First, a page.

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Hello! I have a chemistry question regarding surfactants, that my teachers here arent able to answer (also I only have a very basic understanding of chemistry at this point, so this is far beyond Ive done). Here it is: Are there any surfactants out there that do not dissolve in water and can be made into (or already are) solids while still maintaining their surface-tension reducing properties? Thanks in advance!!
Question Date: 2011-02-25
Answer 1:

In order to answer your question, I want to first make sure that we understand what a surfactant does, and how it works. The typical goal of a surfactant is to reduce the surface tension of two immiscible (unable to mix) liquids to make them miscible. When two liquids are immiscible, it is typically because one is polar (like water) and one is non-polar (like most organic solvents and oils.) A surfactant is a molecule that has either an ionic or polar end called the head, which is soluble in polar solvents (hydrophilic) or a non-polar end called the tail, which is soluble in the non-polar solvent (hydrophobic.) The surfactant moves to the solvent-solvent interface and orients itself so the head is in the polar solvent and tail is in the non-polar solvent. This reduces the surface tension between the two solvents. A surfactant can also be used at a liquid solid interface in order to change the wetting properties of the liquid, at which point it is sometimes called a wetting agent. However the mechanism of action is the same. In this case the solid surface might be hydrophobic and the liquid polar or vice versa. The surfactant acts in the same way as before, reducing the surface tension, and allowing the liquid to spread on the surface.

So, a surfactant is designed to dissolve in water (or other polar solvents) as well as in oils (or other non-polar solvents) although I am not sure how great the solubility is. From my understanding though, this is a requirement. Before they are dissolved they can be either liquid or solid, but once dissolved, they do the same things.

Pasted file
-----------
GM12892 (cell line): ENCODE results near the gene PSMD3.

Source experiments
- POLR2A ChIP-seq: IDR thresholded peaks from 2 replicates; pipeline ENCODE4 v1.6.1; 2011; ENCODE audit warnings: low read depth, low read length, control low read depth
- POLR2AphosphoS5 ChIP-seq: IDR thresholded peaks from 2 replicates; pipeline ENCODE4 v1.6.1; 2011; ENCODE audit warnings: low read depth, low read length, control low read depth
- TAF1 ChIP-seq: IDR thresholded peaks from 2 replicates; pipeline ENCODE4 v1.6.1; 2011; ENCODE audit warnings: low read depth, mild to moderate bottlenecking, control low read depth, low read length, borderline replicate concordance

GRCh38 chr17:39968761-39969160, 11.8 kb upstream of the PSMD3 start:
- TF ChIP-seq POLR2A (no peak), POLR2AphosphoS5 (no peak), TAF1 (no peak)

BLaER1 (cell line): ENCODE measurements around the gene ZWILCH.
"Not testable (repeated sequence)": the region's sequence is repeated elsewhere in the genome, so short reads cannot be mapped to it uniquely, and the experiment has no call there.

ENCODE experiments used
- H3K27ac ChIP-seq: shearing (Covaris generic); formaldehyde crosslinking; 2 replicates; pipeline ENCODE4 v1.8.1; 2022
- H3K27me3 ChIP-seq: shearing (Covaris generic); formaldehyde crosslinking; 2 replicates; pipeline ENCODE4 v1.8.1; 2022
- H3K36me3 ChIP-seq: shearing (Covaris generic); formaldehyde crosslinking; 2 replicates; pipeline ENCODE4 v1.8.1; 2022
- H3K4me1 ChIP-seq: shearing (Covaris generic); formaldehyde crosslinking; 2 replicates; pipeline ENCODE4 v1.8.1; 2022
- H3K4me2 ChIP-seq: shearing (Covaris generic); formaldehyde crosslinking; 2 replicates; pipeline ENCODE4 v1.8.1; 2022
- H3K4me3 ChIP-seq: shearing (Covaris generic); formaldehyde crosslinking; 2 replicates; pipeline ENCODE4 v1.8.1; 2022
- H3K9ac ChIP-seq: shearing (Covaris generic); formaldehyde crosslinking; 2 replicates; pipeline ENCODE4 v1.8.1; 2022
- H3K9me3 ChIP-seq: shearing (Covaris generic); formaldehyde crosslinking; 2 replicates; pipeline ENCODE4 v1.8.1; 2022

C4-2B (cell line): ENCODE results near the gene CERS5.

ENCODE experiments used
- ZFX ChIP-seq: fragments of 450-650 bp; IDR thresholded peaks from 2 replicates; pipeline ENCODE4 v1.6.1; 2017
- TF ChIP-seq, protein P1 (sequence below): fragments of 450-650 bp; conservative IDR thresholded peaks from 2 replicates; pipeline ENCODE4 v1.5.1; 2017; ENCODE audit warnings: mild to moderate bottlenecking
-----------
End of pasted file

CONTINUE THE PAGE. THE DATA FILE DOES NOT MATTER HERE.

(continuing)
Hopefully that answers your question, but if I misinterpreted it or wasnt clear please let me know!

Answer 2:

Surfactants, by definition are molecules that have one part of them that "likes" water and another part of them that "likes" oily things (there is a big range of materials and liquids in between so this can get complicated). If you make the oily side very long and the part that like water very small it might not dissolve in water. The other way you could do it would be to attach molecules to a surface that you know will not dissolve.

As for surface tension: The reason things have big or small surface tension has to do with energy, the lower the energy of the system the "happier" it is. If a material or liquid would rather be surrounded by itself rather than another liquid/gas/ or surfaces the higher the surface tension. Water has a high surface tension because it has a very favorable interaction with itself it likes to be around other water molecules rather than be around air. When you add the surfactant the oily tails would much rather be next to the air than the water. Also, the end of the surfactant that "likes" water would rather be next to the water than the air. This causes the surfactant the stick its oily tail up toward the air and its water liking head down to the water. This lowers the energy of interaction between the air and the water, which lowers the surface tension.

Answer 3:

There are oily surfactants that sit at an air-water interface. Long-chain fatty acids are solid surfactants that don't don't dissolve in water and sit at an air-water interface.

There are also long-chain fatty acids with alternating double and single bonds that can sit at an oil-water interface. When they are polymerized with ultraviolet light, they form a solid film on the water.

Best wishes,

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